Thursday, May 25, 2017
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More should be spent on data gathering

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Ian Kinvig counts himself very, very lucky. The flood waters that so severely damaged Edgecumbe just down the road and flooded neighbouring farms in April, didn’t flow through his West Bank Drive kiwifruit orchard.

“I went out to check the river and it was just starting to dribble over the stopbank, so was running at a depth of couple of metres above our orchard. We are so lucky it didn’t spill over,” says Ian, who got the first of his fruit harvested just after the April 6 flood.

Grateful as he is to have escaped, Ian is angry Edgecumbe residents were so hard hit, saying the wall which failed, letting the Rangitaiki River race through the town, should have been strengthened years ago.

“When you see the remains of the wall now it’s obvious it didn’t have proper footings. Most houses would have better footings than that.

“Council is continually increasing building specifications and reassessing where people can build in light of predictions about what the weather will do in future as the climate changes, but it seems they don’t apply the same standards to their own structures.”

Ian also believes the Bay of Plenty Regional Council should invest more in sophisticated technology to gather data from the extensive catchments which feed the rivers flowing into the Eastern Bay.

“The technology is available, and pretty cheaply. If it was used to predict big flows of water, then the drainage and canal systems could be better used to cope with it.”

Matahina Dam

In Ian’s opinion, the water in the “lake” which formed near Edgecumbe could have bene contained by the Matahina Dam.

He acknowledges that the volumes of water brought by ex-Cyclone Debbie were extreme, with an estimated 900 cubic metres of water flowing through a system designed to handle about 500 cubic metres.

“There’s probably not just one thing which went wrong. It’s probably a combination of factors, including the water level in the Matahina Dam, the timing of the use of the Reid’s floodway, the amount of rainfall and the maintenance of the stopbanks – especially in Edgecumbe.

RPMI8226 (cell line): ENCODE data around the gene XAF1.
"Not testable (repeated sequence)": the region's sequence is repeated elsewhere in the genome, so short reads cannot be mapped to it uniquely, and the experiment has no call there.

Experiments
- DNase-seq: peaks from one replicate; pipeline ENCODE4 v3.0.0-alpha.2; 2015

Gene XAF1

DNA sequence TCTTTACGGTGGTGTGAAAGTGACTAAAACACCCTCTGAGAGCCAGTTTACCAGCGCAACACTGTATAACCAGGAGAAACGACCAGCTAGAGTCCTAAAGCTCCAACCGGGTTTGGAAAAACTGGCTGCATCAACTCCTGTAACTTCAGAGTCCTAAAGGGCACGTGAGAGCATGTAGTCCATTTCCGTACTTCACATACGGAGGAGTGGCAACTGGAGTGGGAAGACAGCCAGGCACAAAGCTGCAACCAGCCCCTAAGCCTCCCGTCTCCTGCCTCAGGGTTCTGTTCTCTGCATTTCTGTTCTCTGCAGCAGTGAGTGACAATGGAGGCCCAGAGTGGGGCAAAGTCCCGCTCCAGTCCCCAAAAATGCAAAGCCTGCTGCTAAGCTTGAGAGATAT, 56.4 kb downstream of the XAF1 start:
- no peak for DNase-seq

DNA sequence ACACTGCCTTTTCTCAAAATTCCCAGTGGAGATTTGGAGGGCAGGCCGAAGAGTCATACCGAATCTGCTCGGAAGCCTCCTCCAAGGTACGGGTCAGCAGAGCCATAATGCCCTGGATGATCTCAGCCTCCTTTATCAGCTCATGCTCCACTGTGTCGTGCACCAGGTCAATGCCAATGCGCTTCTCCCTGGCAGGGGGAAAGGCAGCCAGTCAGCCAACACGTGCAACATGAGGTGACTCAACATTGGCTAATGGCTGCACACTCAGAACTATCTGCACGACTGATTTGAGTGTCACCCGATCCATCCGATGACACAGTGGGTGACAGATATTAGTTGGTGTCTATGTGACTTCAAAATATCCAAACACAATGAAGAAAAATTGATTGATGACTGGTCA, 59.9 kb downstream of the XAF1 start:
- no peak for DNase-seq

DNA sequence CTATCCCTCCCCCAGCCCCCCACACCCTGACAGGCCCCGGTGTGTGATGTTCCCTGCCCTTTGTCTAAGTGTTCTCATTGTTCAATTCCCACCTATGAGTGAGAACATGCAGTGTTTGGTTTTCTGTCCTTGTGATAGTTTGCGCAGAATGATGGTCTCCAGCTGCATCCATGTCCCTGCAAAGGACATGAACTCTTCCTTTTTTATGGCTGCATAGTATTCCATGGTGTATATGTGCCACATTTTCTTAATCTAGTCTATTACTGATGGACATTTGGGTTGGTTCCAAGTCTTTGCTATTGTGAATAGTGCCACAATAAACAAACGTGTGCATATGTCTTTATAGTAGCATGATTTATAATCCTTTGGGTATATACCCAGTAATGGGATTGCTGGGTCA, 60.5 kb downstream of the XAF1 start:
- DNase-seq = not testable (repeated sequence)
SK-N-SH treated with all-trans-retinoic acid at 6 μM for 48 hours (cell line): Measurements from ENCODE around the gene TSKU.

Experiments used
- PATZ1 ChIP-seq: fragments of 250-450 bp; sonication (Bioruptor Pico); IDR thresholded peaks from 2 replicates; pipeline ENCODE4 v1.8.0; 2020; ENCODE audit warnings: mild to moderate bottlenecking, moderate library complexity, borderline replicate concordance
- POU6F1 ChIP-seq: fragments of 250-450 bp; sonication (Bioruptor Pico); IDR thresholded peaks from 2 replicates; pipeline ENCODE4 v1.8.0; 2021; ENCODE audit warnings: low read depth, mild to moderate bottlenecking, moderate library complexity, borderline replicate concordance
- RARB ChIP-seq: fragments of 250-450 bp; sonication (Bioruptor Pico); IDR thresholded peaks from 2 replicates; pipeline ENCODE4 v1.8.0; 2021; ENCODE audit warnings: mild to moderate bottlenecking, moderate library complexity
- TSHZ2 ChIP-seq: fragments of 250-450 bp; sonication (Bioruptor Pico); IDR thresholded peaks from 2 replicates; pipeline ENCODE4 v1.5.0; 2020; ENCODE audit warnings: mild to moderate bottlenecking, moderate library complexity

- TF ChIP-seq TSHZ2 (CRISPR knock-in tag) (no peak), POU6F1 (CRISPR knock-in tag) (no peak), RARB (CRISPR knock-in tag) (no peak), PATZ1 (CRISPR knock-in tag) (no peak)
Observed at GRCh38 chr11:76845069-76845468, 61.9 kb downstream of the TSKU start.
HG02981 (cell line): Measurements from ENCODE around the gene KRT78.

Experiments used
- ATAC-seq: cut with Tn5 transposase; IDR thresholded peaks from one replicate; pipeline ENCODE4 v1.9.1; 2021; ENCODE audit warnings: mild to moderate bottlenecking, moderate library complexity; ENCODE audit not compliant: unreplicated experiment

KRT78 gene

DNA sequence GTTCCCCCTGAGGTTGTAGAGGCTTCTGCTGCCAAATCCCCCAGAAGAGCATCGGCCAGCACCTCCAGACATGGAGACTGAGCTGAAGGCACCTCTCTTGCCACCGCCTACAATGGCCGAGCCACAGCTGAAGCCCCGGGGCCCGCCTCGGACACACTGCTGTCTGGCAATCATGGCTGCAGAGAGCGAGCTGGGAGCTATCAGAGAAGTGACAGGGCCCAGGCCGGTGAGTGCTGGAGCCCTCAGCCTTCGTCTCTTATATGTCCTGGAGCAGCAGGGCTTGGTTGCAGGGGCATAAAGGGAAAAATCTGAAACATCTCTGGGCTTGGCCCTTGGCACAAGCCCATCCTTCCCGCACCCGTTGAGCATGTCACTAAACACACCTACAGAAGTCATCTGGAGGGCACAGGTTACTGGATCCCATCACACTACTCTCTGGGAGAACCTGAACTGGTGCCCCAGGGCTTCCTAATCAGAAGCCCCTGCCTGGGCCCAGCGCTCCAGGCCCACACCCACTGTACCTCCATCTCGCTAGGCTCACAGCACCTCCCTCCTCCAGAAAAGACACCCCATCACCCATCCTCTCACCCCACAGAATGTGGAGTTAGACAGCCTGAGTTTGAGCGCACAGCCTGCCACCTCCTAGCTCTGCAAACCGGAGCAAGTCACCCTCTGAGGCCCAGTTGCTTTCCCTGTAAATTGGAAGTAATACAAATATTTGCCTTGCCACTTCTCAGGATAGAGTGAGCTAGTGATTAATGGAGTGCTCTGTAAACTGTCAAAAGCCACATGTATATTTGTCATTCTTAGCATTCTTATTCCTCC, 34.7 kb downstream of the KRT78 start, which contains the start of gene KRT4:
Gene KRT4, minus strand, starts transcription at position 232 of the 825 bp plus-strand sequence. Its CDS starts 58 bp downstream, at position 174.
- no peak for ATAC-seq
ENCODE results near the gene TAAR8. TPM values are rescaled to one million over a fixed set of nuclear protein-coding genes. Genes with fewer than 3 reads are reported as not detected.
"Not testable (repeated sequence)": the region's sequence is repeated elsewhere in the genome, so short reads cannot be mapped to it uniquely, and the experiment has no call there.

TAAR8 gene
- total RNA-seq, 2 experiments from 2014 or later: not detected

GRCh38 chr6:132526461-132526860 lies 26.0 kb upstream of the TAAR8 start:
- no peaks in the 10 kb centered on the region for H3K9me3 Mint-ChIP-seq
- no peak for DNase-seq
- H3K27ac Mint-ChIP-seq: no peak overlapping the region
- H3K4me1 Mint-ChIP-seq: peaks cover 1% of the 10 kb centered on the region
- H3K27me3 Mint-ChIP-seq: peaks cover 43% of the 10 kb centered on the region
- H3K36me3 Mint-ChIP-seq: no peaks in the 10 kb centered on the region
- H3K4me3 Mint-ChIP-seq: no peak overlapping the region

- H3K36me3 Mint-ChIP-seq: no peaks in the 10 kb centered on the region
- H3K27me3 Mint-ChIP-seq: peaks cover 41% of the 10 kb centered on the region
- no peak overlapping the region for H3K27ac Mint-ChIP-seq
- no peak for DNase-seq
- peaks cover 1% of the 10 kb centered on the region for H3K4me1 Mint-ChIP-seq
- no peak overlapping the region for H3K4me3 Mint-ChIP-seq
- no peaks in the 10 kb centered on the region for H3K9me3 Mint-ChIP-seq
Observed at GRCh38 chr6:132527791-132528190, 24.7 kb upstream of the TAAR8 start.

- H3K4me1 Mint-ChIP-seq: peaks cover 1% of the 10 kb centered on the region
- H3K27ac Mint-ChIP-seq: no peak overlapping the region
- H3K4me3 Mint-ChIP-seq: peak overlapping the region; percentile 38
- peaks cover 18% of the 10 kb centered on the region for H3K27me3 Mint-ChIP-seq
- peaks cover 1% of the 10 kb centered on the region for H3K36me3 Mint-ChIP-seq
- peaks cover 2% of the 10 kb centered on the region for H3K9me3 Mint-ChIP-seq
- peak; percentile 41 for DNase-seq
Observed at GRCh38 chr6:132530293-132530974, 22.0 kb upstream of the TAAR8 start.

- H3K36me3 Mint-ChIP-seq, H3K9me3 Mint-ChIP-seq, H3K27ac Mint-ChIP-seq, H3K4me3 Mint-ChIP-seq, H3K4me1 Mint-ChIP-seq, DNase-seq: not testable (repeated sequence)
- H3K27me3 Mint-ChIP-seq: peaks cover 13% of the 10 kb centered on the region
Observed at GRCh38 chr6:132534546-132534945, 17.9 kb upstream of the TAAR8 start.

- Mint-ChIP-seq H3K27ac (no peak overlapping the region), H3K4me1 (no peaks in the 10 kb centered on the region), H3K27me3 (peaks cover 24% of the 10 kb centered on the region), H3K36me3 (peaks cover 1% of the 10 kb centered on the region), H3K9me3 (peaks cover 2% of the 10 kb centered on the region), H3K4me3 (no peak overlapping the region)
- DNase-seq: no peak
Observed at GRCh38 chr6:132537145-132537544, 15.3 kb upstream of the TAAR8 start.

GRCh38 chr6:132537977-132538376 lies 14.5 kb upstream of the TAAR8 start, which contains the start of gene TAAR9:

“A lot of criticism has been levelled at Whakatane Mayor Tony Bonne someone I have a lot of time for and I’m not sure he is to blame.

Monitoring systems

“However, I do think regional council has lost touch with what’s happening in this region and should use money from its shares in the Port of Tauranga to improve its rainfall and river flow monitoring systems.”

Ian wonders if the independent inquiry set up by regional council, to be headed by former Labour deputy Prime Minister Sir Michael Cullen, will discover exactly what went wrong and apportion any blame.

“After all it was the Labour Government of 1987 that corporatised the New Zealand electricity industry including small hydro stations like the Matahina Dam, which was built in 1967 to provide a local power supply and act as a flood control mechanism,” says Ian.


Comments on SunLive

@Overit

Posted on 08-05-2017 17:04 | By Papamoaner

Yes, I remember that. Widespread devastation with decades of recovery time, psychological and physical.
Queensland

Posted on 08-05-2017 13:51 | By overit

Apart from the stopbanks letting go, this is exactly what happened in Queensland 5-6yrs ago. The C ouncil was worried about the water in the dam and let it go-the flood in Ipswich looked like a lake, you could not even see the rooves of the houses.
Data gathering?

Posted on 08-05-2017 12:36 | By Papamoaner

The article heading could have said "more should be spent on scientific research" That’s what data gathering is. The accumulation of seemingly useless data over very long periods has lead to some of our most spectacular discoveries in medicine, industry, and science, simply because that’s how trends are identified. We once had a world class internationally respected DSIR that did just that, but Rogernomics destroyed it. Many of our problems can be traced back to the harm done by Douglas, Prebble and Lange aka Rogernomics, where the economy was modestly repaired at other enormous cost to people and country. We are now seeing the effect of it.
 
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